Type II Diabetes is a disease in which a patient suffers from high blood sugar levels. High sugar levels are a direct result of low or no production of insulin in the pancreas. Insulin is a hormone produced by pancreas and is responsible for maintenance of glucose levels in the blood. With low or no production of insulin from the pancreas, the body cannot correctly store and use sugar and carbohydrates from ingested foods. One other cause for Diabetes is that while the pancreas is producing insulin and in the correct amounts, the cells of the body are reacting incorrectly to the insulin and thus the sugars aren’t correctly processed.

The following are known risk factors for Type II Diabetes:

Age:

Patients above 45 years of age are at higher risk of developing this disease. The combination of age and a reduced amount of exercise both weakens the body and increases weight. Aging affects the efficiency of pancreas to secrete insulin. The body also becomes resistant to insulin with advancement of age.

Family History:

Patients with a family history of diabetes, especially Type II, are at greater risk of developing the disease. Studies have shown that if one of your parents was diagnosed with Type II Diabetes prior to age 50 there is a 1 in 7 chance you will be diagnosed with Type II Diabetes. If your parent was diagnosed after the age of fifty your chances then become 1 in 13.

Giving Birth to a Heavy Baby:

Patients, who deliver a baby weighing more than 9lbs at birth, are more prone to develop Type II Diabetes. They are also at much higher risk of Gestational Diabetes during pregnancy. With a larger fetus, there is an increased need for glucose. The body reacts with increased insulin production which then can cause the patient to be an insulin resistant Type II Diabetic later in life.

Gestational Diabetes:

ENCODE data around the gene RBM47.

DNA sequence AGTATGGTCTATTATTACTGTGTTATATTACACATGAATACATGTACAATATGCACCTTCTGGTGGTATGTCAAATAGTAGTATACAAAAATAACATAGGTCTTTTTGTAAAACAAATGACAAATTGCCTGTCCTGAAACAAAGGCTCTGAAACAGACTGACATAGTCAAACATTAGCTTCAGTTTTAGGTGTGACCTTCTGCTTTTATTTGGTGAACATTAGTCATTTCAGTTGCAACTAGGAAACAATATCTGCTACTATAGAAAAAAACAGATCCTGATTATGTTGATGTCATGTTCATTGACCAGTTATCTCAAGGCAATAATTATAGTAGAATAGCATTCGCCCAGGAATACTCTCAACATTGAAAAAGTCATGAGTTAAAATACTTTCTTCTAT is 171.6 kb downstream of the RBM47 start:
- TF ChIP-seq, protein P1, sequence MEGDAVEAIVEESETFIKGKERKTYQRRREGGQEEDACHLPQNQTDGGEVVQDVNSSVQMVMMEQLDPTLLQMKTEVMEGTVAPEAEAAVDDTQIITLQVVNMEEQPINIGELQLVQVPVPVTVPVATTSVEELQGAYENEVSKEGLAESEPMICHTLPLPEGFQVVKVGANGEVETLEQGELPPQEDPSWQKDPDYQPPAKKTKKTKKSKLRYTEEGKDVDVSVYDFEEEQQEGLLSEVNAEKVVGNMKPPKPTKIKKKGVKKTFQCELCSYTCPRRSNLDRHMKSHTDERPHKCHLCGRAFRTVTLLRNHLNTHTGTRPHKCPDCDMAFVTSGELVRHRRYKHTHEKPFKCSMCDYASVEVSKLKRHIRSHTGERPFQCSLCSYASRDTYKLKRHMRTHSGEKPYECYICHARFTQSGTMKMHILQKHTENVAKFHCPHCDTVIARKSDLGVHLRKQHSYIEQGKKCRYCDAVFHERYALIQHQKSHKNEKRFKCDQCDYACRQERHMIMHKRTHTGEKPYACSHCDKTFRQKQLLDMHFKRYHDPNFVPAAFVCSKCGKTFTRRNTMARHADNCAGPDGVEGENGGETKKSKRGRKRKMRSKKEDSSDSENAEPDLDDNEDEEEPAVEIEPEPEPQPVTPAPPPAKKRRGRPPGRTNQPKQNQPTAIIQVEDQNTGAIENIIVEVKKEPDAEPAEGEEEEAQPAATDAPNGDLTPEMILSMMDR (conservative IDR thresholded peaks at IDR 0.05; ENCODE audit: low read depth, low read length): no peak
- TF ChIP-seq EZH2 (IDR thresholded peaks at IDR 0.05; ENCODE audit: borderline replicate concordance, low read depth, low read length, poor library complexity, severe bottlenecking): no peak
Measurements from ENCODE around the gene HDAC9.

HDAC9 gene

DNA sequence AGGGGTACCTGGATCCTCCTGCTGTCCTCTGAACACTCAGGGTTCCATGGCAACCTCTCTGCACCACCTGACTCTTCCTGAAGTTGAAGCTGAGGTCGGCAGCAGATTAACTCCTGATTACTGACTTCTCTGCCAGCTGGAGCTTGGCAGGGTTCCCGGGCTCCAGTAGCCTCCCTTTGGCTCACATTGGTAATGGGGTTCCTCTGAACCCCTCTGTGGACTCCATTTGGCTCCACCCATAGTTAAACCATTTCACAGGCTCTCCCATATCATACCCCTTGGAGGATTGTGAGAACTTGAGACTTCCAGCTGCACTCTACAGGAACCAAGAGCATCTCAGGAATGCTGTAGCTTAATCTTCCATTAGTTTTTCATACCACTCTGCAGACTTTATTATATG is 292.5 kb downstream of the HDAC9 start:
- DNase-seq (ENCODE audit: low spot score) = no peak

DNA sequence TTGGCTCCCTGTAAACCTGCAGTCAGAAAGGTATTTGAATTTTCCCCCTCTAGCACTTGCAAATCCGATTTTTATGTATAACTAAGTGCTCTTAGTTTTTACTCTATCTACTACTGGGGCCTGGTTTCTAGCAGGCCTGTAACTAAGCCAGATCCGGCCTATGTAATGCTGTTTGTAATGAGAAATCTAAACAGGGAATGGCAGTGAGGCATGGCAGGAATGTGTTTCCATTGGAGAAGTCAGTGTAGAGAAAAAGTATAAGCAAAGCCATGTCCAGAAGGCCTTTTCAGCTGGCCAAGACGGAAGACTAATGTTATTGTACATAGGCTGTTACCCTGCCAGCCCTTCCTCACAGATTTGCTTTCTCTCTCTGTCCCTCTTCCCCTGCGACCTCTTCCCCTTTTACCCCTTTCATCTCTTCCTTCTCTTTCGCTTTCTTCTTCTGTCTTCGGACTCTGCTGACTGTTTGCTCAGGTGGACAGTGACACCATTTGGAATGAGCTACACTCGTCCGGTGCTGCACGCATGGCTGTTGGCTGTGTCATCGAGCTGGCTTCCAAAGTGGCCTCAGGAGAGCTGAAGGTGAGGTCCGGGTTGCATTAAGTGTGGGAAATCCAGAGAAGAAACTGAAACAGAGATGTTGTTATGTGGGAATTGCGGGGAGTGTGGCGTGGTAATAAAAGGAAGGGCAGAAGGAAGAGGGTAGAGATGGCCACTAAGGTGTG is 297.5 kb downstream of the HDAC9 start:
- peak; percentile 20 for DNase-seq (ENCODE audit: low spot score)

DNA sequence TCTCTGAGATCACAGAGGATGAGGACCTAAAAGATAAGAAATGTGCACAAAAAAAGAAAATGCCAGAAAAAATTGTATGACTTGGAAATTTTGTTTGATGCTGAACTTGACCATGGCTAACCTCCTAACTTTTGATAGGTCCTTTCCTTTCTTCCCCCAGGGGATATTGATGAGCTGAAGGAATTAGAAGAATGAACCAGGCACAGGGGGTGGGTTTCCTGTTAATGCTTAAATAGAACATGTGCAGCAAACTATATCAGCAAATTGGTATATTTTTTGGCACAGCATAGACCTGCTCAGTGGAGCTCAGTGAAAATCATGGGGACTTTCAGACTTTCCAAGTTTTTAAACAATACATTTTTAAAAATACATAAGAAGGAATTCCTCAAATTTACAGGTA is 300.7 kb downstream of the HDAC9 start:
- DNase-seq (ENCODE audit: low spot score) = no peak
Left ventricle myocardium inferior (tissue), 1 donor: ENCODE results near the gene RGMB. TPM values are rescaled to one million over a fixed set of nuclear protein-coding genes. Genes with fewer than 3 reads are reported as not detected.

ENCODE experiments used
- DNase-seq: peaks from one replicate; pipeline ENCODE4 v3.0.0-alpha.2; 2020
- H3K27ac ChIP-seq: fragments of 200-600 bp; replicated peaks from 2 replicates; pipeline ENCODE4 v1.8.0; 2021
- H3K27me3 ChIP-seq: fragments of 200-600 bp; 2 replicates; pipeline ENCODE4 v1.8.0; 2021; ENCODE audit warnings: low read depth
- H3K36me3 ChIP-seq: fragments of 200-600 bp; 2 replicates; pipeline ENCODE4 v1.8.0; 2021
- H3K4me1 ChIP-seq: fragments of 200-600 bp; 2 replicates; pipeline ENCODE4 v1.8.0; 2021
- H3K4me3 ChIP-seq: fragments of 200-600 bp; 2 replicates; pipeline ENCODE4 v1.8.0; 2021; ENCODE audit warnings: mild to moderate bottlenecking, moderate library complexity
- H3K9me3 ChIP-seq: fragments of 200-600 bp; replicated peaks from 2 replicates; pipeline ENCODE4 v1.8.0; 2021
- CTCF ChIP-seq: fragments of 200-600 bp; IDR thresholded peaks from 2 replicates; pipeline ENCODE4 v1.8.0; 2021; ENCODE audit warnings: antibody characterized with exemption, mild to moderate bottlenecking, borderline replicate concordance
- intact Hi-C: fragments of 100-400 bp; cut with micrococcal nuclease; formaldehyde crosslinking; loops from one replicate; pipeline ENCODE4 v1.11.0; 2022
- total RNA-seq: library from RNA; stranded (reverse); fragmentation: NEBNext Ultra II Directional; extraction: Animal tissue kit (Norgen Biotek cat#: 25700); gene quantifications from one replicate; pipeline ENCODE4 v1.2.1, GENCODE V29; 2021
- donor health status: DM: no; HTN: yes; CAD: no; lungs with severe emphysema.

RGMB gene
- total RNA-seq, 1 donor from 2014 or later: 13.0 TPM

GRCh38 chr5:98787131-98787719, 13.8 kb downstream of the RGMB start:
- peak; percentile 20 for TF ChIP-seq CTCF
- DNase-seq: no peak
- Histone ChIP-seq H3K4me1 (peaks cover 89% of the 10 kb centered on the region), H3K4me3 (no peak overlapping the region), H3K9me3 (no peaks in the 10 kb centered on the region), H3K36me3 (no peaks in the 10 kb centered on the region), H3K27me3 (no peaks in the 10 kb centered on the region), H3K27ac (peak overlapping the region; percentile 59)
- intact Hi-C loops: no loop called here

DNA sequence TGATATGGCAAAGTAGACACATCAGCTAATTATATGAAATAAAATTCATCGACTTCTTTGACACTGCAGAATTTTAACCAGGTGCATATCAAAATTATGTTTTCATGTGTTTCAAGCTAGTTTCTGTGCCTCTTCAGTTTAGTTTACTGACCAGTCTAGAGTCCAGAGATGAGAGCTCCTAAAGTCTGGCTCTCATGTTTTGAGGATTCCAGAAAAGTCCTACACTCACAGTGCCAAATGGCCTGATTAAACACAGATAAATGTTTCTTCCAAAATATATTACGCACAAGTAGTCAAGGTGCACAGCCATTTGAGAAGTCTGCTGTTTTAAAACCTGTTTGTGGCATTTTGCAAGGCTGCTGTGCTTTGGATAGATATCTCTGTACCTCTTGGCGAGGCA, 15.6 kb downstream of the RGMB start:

Patients, who were diagnosed with gestational Diabetes during pregnancy, have a 20-50% chance of being diagnosed with Type II Diabetes later in life. Gestational diabetes occurs when hormones from the placenta make the mother insulin resistant. It could easily trigger Type II Diabetes later in life.

Obesity:

Excess body weight is another risk factor triggering Type II Diabetes. As the patient has more fatty tissue, especially around belly, cells become more resistant to insulin. Excess body fat hinders body’s process to use insulin, resulting into Type II Diabetes.

Abnormal Cholesterol Levels:

Low HDL (good cholesterol) levels and high LDL (bad cholesterol) levels could also trigger Type II Diabetes.

High Levels of Triglycerides in Blood:

High level of triglycerides( a type of fat) and unequal fat distribution, including fat deposits on the belly or abdomen are another risk factor leading to the development of Type II Diabetes.

Impaired Glucose Tolerance:

Patients with impaired glucose tolerance are also at a higher risk of developing Type II Diabetes.

Inactive or Sedentary Lifestyle:

Low levels of activity or leading an inactive/sedentary lifestyle could also lead to the development of Type II Diabetes. Inactivity could lead to obesity, high level of fat or triglycerides in body and a high level of cholesterol. All these factors increase the risk of the development of Type II Diabetes.

Metabolic Syndrome or Insulin Resistance:

Insulin resistance could damage heart vessels and could also trigger Type II Diabetes. Obesity, a high fat diet, and lack of exercise together cause metabolic syndrome and can result in heart disease, stroke, and diabetes.

Ethnicity:

People with certain ethnic origins are at higher risk of developing Type II Diabetes. Patients with African American, Native American, Hispanic American, and Japanese American origins are at higher risk of developing Type II Diabetes. The risk increases if they have any close relative suffering from Type II Diabetes or Gestational Diabetes.

Prediabetes:

Having a higher blood sugar level, which is higher than normal, but not high enough to be called Diabetes, is called PreDiabetes. This could lead to Type II Diabetes, if the patient does not follow the lifestyle and dietary changes recommended by their health care professional.

Polycystic Ovarian Syndrome:

A patient suffering from Polycystic ovarian syndrome or PCOS are also at higher risk of developing Type II Diabetes.

History of Vascular Disease:

Patients with a history of Vascular Diseases are at higher risk of developing Type II Diabetes.